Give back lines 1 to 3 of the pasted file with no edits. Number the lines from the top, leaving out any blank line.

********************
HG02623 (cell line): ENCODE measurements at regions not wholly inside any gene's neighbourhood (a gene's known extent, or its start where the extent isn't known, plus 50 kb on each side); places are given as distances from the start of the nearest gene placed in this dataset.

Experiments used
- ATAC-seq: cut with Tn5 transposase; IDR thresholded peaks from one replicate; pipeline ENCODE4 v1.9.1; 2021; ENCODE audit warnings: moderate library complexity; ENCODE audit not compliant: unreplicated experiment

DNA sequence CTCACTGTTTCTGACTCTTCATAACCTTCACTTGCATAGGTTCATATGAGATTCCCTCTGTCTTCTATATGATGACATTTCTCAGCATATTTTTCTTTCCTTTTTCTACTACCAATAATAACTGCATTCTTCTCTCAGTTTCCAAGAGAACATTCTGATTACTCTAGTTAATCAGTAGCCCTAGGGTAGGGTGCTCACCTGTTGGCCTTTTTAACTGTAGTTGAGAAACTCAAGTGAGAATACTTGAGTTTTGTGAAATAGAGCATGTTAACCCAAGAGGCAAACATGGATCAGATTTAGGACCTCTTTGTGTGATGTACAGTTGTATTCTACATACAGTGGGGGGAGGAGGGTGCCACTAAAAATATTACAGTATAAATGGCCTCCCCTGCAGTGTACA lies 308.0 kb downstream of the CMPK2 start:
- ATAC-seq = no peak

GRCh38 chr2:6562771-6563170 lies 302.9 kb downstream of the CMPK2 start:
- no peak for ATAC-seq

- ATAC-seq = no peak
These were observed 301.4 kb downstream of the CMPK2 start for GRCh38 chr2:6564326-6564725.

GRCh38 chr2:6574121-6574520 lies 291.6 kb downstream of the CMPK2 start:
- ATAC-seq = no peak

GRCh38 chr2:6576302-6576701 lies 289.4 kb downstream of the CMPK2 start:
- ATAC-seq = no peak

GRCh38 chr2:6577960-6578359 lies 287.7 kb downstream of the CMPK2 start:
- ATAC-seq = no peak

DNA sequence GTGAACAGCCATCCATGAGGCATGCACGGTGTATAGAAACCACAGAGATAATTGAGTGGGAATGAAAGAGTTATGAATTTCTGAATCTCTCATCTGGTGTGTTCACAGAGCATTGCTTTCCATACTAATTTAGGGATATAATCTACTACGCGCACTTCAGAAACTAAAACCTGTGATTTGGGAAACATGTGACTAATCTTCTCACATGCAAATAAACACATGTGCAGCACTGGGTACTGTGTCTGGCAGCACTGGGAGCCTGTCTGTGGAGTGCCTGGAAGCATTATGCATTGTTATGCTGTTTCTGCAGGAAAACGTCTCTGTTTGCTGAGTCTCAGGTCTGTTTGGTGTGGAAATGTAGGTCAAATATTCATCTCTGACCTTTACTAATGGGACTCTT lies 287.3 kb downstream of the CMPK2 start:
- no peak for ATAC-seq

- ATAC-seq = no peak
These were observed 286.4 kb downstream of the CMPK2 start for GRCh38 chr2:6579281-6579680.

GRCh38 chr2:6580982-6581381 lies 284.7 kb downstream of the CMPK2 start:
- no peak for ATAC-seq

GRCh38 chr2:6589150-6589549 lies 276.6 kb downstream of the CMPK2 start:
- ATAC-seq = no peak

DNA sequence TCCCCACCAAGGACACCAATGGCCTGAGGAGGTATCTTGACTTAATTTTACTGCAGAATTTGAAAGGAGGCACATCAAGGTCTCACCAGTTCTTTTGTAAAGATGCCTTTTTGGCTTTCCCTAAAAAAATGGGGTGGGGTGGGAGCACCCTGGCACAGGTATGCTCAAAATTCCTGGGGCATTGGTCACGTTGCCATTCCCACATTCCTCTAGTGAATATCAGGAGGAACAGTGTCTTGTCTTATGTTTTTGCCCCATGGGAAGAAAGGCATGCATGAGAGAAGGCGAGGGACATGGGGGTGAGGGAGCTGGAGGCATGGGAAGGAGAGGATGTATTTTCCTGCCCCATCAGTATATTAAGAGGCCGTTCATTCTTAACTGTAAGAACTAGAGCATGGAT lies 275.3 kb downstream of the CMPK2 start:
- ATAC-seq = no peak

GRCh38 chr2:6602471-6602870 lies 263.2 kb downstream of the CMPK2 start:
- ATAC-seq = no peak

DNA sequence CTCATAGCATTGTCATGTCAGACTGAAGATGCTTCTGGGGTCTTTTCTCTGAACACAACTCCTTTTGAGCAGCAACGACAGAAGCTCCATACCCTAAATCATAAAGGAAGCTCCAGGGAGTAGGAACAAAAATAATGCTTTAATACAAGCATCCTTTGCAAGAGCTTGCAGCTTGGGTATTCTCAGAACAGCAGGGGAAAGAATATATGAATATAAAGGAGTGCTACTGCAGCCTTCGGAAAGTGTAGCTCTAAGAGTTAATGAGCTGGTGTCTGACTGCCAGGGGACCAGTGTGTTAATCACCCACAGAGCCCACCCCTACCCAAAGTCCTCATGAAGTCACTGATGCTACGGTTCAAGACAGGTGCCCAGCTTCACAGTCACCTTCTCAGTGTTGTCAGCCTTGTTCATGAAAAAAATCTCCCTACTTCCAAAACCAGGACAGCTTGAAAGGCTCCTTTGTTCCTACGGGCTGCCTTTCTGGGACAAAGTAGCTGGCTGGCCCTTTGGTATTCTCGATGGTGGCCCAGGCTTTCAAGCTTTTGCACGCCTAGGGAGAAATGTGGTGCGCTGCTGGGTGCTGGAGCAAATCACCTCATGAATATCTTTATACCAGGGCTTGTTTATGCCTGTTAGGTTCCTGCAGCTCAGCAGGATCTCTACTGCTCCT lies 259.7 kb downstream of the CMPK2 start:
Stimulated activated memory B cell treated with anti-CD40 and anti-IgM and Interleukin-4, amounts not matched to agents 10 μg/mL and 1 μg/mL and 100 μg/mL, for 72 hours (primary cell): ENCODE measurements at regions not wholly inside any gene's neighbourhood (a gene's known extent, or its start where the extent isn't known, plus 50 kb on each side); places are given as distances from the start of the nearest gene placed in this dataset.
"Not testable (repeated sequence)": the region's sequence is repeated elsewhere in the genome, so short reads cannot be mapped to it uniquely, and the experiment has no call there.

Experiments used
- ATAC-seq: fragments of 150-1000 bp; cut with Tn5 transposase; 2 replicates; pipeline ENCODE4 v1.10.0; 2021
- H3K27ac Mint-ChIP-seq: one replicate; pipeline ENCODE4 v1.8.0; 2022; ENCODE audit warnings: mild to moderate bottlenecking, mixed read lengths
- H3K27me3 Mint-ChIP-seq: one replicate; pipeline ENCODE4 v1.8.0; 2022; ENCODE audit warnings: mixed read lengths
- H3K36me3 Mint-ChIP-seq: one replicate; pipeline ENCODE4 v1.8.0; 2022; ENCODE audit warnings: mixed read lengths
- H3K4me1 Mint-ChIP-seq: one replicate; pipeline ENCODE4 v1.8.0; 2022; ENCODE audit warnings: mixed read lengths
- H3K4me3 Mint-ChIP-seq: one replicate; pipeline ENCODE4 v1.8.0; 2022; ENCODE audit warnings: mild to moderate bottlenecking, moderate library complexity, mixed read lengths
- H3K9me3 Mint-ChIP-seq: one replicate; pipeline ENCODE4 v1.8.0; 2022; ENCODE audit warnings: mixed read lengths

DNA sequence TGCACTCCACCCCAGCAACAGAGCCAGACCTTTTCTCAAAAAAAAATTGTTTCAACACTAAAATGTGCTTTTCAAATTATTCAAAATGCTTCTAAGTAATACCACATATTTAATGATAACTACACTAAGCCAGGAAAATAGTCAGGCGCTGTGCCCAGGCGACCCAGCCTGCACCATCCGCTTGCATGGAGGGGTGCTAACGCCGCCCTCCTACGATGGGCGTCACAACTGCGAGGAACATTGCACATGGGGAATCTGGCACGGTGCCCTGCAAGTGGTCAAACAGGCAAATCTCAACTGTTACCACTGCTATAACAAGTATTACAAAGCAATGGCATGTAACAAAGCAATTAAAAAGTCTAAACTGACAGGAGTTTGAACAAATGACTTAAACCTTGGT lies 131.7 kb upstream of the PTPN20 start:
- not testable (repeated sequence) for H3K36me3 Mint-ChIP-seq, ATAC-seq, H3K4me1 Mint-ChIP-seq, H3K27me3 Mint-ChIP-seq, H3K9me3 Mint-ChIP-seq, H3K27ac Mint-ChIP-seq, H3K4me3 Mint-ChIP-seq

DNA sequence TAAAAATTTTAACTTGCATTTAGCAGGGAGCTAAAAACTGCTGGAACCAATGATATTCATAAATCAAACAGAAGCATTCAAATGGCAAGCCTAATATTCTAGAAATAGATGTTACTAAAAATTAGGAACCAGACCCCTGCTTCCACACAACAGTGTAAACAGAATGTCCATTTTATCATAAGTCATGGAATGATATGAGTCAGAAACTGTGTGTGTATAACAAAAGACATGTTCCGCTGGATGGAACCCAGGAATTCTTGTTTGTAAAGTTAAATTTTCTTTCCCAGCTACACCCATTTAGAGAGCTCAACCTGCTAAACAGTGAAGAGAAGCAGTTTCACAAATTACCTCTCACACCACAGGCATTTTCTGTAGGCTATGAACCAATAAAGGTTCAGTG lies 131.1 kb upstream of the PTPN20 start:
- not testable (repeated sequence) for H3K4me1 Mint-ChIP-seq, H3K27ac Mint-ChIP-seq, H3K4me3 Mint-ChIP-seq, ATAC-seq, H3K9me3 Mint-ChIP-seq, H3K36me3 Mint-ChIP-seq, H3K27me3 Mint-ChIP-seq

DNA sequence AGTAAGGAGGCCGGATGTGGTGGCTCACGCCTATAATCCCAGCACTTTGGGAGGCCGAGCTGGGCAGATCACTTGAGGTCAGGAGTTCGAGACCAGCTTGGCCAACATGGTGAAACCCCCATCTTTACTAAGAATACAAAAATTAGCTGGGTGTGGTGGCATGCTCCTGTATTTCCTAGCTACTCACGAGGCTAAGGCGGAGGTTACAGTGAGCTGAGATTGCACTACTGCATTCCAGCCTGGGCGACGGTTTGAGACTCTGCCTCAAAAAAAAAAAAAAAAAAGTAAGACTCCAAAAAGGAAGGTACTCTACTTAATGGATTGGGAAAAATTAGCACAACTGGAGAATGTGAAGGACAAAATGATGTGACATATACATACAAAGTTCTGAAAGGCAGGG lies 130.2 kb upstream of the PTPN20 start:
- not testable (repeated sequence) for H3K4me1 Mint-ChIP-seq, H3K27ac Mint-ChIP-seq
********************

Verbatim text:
HG02623 (cell line): ENCODE measurements at regions not wholly inside any gene's neighbourhood (a gene's known extent, or its start where the extent isn't known, plus 50 kb on each side); places are given as distances from the start of the nearest gene placed in this dataset.

Experiments used
- ATAC-seq: cut with Tn5 transposase; IDR thresholded peaks from one replicate; pipeline ENCODE4 v1.9.1; 2021; ENCODE audit warnings: moderate library complexity; ENCODE audit not compliant: unreplicated experiment